I was able to assemble the entire kit and mount it in place before the first drop hit. Once the sky opened up, I was able to see the the data on the bit LED matrix. The wires are long enough to come into the house so I could keep it dry for a longer period of time, but a simple plastic bag worked just fine. Long term, I see myself building a case for it to stay outside. More 3D design in my future.


I was connecting the micro:bit to my computer and changing the code, but that is not a very practical option if the bit is going to stay outside and is in a case of some sort. So, it made sense to me to hook it up to a Raspberry Pi 3 that I could VNC into and upload the new code as needed. (Note: I tried using a Zero W, but it was just too slow to do the things I wanted.)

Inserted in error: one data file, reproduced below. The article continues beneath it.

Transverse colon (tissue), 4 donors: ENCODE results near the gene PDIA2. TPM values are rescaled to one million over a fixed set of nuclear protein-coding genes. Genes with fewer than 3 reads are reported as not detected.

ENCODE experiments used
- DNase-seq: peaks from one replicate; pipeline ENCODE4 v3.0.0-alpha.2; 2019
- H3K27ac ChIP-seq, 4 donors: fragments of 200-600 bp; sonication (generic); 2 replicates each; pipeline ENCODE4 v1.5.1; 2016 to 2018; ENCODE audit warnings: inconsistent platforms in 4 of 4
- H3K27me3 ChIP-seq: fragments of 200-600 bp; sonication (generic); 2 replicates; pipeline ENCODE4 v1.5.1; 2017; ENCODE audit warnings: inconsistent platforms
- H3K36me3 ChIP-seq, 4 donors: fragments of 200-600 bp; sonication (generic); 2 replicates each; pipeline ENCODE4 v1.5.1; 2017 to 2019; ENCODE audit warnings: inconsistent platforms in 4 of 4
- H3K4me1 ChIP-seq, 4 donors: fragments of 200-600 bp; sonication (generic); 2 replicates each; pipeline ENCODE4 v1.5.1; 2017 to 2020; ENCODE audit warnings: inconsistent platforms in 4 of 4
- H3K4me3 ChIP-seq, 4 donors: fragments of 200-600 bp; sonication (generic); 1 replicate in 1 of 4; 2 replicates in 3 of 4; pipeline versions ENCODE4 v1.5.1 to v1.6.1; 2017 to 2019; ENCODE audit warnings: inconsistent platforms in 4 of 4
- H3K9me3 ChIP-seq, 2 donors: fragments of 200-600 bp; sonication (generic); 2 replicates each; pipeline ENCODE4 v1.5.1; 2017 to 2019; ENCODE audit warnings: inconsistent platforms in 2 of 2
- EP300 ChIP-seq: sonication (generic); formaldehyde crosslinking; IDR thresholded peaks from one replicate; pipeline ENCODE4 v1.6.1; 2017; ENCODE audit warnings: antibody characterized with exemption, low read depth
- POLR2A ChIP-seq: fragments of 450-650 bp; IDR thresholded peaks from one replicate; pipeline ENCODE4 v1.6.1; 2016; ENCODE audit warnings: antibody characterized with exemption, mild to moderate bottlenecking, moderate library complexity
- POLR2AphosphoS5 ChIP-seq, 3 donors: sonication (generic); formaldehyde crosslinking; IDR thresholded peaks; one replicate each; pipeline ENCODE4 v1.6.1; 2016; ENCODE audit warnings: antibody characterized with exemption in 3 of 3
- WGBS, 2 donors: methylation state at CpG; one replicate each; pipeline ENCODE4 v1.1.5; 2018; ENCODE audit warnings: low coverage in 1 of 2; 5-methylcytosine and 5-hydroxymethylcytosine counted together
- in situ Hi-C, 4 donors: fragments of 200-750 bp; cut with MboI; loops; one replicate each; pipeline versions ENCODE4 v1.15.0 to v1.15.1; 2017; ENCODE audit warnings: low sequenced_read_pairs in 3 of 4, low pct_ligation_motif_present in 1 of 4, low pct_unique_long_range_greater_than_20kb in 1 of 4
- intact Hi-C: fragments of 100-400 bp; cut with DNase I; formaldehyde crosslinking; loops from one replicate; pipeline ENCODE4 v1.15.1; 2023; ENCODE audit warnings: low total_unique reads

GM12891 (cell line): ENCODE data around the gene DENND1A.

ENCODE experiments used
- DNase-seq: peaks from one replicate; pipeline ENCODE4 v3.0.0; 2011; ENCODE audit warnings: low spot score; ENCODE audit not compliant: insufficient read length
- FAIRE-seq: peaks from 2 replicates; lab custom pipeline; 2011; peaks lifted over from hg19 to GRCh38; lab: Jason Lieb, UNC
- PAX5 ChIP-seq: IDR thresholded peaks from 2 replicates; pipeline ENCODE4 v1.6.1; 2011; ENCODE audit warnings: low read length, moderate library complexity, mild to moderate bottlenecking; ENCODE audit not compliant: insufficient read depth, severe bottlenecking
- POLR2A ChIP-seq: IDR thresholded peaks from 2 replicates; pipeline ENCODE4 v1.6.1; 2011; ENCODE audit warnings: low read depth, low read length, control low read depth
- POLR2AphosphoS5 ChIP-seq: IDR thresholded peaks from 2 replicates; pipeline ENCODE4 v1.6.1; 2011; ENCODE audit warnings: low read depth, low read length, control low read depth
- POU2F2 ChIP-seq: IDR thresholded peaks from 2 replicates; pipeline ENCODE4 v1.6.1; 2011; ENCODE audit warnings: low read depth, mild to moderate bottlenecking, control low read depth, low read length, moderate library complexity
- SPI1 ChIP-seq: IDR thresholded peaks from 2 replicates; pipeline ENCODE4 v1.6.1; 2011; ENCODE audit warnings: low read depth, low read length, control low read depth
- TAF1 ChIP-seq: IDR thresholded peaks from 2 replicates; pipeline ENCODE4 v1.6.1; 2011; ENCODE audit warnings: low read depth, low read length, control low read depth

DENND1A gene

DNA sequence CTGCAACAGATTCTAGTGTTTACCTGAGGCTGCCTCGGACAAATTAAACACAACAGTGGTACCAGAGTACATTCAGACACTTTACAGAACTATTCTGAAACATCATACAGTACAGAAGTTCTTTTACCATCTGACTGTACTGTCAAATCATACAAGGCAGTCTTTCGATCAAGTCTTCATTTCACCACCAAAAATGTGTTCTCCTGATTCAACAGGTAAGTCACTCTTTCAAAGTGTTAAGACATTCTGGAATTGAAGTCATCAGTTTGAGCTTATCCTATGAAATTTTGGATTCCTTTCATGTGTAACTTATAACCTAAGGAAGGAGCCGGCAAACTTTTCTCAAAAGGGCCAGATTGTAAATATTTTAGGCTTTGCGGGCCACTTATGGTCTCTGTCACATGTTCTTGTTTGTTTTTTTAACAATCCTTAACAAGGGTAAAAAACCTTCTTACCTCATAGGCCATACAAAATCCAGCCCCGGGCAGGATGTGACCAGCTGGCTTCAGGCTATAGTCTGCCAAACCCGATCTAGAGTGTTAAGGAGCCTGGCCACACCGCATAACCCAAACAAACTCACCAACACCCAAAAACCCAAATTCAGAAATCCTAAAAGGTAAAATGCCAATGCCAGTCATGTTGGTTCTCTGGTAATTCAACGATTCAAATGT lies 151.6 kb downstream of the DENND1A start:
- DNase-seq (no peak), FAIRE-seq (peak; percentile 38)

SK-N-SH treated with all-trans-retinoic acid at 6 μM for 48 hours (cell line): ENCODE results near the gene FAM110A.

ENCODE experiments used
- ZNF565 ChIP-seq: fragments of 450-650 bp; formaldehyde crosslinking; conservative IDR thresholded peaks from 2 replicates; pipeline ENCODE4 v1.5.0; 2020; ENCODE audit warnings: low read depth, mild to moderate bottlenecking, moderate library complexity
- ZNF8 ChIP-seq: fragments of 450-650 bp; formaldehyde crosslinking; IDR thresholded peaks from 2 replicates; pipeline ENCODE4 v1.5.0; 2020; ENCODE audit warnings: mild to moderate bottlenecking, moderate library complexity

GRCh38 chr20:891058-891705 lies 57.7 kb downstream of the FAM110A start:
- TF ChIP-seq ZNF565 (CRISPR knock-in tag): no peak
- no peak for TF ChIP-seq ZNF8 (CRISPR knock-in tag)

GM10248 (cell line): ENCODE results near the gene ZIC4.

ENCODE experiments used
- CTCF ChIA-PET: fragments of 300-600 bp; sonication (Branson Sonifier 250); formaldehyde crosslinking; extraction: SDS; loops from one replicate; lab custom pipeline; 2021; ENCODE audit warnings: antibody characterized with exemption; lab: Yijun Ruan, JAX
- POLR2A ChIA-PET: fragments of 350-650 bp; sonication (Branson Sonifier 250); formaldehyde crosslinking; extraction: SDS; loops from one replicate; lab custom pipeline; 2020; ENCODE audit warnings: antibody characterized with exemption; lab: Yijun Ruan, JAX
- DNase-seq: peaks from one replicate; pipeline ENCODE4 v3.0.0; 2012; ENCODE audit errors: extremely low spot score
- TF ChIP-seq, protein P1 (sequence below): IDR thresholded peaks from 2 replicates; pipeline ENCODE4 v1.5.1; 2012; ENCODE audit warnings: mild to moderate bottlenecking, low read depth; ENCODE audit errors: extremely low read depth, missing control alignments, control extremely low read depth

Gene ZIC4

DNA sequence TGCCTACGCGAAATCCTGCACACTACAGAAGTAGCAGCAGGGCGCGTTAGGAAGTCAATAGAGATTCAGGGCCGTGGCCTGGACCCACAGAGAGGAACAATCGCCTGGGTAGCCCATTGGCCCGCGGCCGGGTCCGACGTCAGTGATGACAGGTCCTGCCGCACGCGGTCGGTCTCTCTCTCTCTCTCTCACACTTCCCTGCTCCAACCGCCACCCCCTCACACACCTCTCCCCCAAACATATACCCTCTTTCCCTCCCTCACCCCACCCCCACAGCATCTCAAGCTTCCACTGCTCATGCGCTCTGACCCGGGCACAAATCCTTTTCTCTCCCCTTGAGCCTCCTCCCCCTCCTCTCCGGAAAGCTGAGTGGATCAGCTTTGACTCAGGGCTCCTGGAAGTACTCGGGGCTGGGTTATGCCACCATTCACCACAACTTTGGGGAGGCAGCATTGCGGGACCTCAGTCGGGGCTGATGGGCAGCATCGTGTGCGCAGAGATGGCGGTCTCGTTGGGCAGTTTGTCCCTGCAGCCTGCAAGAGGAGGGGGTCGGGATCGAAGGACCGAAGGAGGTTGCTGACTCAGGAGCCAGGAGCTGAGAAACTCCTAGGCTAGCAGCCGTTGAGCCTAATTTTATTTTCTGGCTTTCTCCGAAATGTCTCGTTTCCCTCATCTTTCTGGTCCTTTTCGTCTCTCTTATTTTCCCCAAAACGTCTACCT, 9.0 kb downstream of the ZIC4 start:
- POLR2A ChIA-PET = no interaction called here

I was able to combine some code that was provided by SparkFun and have the bit provide me with Temp and Wind Speed. It took some tweaking to convert the C to F, but I was pretty stoked when I was able to code it and get it to work. Sometimes it is the little success that really drive me forward, not just the big ones all can see.


The SparkFun website has a great manual and really guides the user though the creation of each possible project that can be made using the kit. They have direct links to the code that can be downloaded and added to the bit. This made using the Pi remotely so much easier. I just downloaded and uploaded in under 30 seconds and the bit was working.


Extras: